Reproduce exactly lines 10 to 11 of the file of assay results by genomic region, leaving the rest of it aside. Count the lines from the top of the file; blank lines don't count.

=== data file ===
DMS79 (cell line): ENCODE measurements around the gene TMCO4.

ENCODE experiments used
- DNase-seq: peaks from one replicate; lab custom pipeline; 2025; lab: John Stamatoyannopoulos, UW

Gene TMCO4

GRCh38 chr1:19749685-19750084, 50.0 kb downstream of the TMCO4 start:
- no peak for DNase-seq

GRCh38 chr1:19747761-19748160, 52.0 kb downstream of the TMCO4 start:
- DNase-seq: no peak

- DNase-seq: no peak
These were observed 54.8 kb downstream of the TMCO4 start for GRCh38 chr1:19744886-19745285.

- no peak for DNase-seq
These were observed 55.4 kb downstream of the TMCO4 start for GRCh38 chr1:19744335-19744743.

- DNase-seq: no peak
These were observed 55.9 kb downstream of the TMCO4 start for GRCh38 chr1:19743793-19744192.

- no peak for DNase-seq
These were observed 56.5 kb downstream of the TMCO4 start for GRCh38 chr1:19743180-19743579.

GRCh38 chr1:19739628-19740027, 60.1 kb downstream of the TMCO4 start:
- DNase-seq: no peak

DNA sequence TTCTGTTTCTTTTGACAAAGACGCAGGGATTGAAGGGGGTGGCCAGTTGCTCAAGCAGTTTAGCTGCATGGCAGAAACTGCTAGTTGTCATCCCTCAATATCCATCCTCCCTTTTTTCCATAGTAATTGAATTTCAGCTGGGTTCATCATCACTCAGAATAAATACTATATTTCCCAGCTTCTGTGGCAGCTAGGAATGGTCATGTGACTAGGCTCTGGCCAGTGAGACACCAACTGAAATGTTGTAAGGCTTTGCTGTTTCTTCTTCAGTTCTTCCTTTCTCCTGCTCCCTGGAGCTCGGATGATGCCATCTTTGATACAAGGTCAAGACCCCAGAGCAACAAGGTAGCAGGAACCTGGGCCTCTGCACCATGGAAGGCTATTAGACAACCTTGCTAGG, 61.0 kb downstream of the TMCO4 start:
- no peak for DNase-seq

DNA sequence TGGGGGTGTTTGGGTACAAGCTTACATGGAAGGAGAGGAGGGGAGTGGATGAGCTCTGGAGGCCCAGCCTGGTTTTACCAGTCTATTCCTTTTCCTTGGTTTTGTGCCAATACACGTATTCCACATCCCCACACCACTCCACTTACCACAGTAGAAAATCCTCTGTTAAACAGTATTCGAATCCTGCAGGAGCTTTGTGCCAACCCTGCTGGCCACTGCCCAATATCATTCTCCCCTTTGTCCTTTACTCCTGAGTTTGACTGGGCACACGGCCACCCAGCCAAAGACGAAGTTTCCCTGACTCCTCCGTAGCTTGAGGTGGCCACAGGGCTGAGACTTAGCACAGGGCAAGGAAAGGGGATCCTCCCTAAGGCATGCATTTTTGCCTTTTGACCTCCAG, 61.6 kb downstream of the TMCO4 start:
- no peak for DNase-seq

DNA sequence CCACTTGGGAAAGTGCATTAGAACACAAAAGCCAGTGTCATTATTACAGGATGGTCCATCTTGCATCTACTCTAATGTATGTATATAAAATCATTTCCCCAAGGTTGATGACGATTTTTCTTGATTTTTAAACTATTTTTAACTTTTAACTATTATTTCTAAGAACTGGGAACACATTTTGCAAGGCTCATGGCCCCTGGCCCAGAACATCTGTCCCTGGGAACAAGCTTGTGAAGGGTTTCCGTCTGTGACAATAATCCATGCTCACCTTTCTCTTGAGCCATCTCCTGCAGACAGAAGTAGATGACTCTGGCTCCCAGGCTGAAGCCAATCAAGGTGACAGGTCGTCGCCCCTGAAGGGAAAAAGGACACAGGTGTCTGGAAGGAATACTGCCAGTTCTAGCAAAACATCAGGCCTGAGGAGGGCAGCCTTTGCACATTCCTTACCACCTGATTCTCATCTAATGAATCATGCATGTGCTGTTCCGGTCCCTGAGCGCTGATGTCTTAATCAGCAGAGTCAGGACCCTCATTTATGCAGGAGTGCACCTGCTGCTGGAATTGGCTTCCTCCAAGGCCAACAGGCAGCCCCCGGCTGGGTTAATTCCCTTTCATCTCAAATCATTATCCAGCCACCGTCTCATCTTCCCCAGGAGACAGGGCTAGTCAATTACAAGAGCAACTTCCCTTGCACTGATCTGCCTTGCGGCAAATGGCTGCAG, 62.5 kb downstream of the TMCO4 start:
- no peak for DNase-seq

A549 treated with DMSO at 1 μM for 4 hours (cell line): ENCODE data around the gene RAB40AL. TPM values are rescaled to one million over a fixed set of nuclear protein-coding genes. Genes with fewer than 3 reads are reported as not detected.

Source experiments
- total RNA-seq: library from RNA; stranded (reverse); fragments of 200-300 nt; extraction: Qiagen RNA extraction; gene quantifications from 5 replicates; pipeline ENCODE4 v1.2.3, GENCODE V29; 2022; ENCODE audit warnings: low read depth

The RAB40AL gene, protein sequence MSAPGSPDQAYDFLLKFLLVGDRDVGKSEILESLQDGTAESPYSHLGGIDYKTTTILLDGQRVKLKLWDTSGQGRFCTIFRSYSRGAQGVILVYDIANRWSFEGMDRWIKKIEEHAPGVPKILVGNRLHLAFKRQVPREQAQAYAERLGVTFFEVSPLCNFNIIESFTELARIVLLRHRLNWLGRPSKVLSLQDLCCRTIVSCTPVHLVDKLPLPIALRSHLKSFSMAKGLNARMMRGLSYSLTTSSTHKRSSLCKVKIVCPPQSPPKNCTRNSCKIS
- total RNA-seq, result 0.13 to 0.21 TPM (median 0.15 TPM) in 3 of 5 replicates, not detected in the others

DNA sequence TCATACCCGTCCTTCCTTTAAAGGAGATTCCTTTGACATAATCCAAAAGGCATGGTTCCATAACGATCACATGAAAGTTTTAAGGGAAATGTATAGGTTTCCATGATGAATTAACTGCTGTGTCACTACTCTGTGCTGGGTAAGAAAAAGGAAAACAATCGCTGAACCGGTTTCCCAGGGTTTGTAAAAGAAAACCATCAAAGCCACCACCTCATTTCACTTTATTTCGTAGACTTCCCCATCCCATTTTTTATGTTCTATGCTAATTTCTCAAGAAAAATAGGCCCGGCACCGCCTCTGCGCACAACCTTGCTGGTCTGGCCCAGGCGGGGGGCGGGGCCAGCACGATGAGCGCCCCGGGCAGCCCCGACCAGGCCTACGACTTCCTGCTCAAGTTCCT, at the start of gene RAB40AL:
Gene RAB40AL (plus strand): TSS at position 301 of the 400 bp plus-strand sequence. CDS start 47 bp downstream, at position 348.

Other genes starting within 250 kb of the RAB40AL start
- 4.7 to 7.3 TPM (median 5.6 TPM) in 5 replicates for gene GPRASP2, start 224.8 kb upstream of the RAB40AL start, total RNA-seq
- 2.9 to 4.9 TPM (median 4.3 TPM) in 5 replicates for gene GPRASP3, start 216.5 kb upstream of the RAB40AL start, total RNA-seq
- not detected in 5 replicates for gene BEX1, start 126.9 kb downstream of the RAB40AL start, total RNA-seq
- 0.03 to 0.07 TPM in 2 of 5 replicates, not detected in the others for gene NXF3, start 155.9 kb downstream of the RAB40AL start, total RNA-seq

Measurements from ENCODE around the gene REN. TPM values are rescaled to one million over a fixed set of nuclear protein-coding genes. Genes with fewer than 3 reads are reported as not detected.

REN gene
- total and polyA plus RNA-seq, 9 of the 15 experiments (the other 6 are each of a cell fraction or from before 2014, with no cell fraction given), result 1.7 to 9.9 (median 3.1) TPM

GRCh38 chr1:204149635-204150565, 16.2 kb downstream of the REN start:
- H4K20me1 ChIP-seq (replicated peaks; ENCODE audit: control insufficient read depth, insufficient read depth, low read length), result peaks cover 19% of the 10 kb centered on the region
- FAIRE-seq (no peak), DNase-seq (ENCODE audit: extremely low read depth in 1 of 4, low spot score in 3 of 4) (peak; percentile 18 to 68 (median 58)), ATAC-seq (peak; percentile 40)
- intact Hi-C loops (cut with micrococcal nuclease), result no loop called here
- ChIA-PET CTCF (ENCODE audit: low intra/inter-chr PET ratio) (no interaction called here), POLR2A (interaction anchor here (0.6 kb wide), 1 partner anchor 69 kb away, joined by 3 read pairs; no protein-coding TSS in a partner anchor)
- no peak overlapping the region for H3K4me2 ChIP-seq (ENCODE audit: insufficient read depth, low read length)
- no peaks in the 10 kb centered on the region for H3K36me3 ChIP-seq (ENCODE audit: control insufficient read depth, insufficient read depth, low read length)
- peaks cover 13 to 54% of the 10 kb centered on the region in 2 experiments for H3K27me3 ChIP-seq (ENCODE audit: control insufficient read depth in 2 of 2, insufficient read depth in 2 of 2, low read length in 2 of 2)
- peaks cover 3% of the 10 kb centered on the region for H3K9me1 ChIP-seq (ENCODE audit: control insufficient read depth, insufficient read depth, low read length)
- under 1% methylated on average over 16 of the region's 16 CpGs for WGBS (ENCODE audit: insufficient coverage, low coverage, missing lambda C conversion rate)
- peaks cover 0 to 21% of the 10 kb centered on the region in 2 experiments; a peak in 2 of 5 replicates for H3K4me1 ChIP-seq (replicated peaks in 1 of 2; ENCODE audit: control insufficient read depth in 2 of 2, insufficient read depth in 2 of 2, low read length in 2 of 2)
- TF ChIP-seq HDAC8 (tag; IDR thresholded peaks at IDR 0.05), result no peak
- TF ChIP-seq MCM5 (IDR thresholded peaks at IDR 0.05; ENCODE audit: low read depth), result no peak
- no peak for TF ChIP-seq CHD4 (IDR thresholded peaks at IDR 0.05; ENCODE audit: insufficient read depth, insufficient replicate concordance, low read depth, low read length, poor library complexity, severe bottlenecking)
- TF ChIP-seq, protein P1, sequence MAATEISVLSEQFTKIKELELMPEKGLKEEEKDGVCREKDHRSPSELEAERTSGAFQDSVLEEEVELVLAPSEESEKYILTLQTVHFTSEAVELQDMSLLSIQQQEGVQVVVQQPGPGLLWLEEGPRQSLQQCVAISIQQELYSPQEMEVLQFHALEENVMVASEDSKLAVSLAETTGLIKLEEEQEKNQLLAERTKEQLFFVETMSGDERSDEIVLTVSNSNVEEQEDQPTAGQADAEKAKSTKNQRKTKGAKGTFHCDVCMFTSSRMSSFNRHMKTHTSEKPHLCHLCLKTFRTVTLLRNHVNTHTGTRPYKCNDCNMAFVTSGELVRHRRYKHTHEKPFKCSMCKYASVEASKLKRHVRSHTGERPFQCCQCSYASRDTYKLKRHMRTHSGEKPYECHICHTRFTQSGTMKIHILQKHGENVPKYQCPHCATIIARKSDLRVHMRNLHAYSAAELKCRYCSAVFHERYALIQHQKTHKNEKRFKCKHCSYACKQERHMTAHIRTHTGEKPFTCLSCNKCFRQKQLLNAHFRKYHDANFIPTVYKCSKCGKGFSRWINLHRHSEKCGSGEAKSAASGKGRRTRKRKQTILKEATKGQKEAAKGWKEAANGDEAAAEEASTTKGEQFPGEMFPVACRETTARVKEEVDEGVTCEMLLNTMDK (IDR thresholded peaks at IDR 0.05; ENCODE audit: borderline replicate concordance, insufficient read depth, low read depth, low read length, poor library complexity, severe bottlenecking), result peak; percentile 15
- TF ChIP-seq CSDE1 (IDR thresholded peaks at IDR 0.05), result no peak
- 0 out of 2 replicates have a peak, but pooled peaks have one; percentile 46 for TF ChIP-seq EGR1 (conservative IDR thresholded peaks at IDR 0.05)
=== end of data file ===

These were observed 54.8 kb downstream of the TMCO4 start for GRCh38 chr1:19744886-19745285.

- no peak for DNase-seq